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GETTING THE DIRT: Collaborative effort finds dangerous levels of lead in Newport

“Transdisciplinary collaboration is hard … but it’s worth it.”

soil picture

By Kelsey Bungenstock
Marketing & Communications Intern

Thanks to a collaborative study between Northern Kentucky University Journalism and Environmental Sciences majors, some Newport, Ky., residents now know if the soil in their yards contains potentially harmful levels of lead.

The study tested eight residential sites near the former location of a lead smelter plant in Newport.

After the NKU students collected and analyzed multiple measurements at each site, they found that 38 percent of the samples exceeded 400 parts per million (ppm), the EPA’s recommended maximum level for children’s play areas.

Additionally, 99 percent exceeded 100 ppm—the EPA’s recommended maximum for urban gardening.

Students and faculty representatives from both departments met last week to present findings from their transdisciplinary project to about 40 faculty and students in Griffin Hall. Michele Day represented the Communications department, while Dr. Kirsten Schwarz and student Emily Keener represented the Environmental Science program.

The collaboration was a follow-up to a 2012 USA Today investigative report of how industries contribute to lead contamination of soil in the environment in urban and rural settings. Day and Schwarz invited journalism and environmental science students to participate in the Newport project.

“Scientists struggle to find someone to tell their story in an interesting and impactful way,” Schwarz said. “Incorporating journalism into the study was a logical step.”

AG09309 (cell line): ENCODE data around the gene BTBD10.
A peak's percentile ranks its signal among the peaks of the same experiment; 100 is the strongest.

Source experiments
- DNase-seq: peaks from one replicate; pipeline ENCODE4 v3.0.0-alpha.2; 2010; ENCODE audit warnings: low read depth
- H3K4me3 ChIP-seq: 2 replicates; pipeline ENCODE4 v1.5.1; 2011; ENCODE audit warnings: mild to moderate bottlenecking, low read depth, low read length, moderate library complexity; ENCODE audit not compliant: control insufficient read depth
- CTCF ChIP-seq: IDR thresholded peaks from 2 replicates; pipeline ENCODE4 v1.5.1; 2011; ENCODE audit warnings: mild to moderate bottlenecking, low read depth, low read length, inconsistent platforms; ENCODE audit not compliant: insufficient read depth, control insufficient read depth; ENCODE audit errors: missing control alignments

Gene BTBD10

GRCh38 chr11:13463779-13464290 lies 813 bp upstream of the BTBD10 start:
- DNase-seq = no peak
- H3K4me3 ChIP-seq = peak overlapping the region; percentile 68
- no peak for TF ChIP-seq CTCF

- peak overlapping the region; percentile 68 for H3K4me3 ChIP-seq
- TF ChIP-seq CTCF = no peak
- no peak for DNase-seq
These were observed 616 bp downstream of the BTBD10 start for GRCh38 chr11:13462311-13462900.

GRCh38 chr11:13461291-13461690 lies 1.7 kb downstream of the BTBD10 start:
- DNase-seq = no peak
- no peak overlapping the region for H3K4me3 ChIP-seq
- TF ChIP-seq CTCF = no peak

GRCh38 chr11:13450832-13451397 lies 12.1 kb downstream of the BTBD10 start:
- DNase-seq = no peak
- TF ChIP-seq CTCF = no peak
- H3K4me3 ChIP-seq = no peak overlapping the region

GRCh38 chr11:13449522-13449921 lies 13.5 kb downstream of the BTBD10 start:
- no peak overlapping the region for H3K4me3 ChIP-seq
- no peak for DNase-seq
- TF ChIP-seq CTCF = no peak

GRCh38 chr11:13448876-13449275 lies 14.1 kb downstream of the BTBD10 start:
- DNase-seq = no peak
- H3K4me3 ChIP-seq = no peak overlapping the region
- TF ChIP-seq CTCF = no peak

A proposal for the follow-up study was submitted to the NKU Center for Integrative Natural Science and Mathematics (CINSAM) in November 2014. After it was approved and funding was granted, field-testing and reporting began in January 2015.

Lead in soil is an important and often overlooked source of lead contamination in cities. While past studies have focused on industrial contributions to lead contamination in soil, there are other important sources of lead in cities, such as lead-based paint and gasoline.

That was one of the main inspirations behind the desire for a follow-up to the USA Today report.

“Lead-contaminated soil is a much broader issue than just the communities that are living adjacent to old industrial sites,” Schwarz said.

Thanks to the grant money, environmental science students were able to measure lead levels in the sample area’s soil through handheld machines called X-ray fluorescent (XRF) analyzers. XRF analyzers have the capability to quantify lead onsite, rather than having to send the samples to a lab.

The use of XRF analyzers provided a great convenience, but that didn’t make the project easy.

One of the greater challenges for the inter-department collaboration was the element of timing. According to Schwarz, the pace of science—when compared to journalism—is “glacial.” Day recalls that the NKU journalism student working on the project, Kevin Schultz, was anxious to start getting reactions to the results when the science students hadn’t even been to the research sites yet.

“It took some time to adjust. The experience gave us a better understanding of the mindset of the scientist, but we were also trying to keep the priorities of the journalist,” Day said.

Homeowners for the test sites received the results, along with precautions to take regarding the level of lead contamination found in their yard.

“Those of us who worked on the study benefitted from the fact that NKU has a really good reputation within the community,” Schwarz said. “When we’re doing these kinds of projects in the community, we have to be careful that we respect that reputation, recognizing that it is an important relationship, but also a fragile one.”

According to the students’ findings, urban soil lead is patchy and widespread, but intensive sampling and spatial modeling can help predict patterns of lead-contaminated soil.

In a continuation of their research, environmental science students will use different element ratios in order to try to determine the source of the high lead levels in Newport’s soil. The project also could lead to future journalism projects involving science.

“Transdisciplinary collaboration is hard, and it’s not efficient, but it’s worth it,” Day said.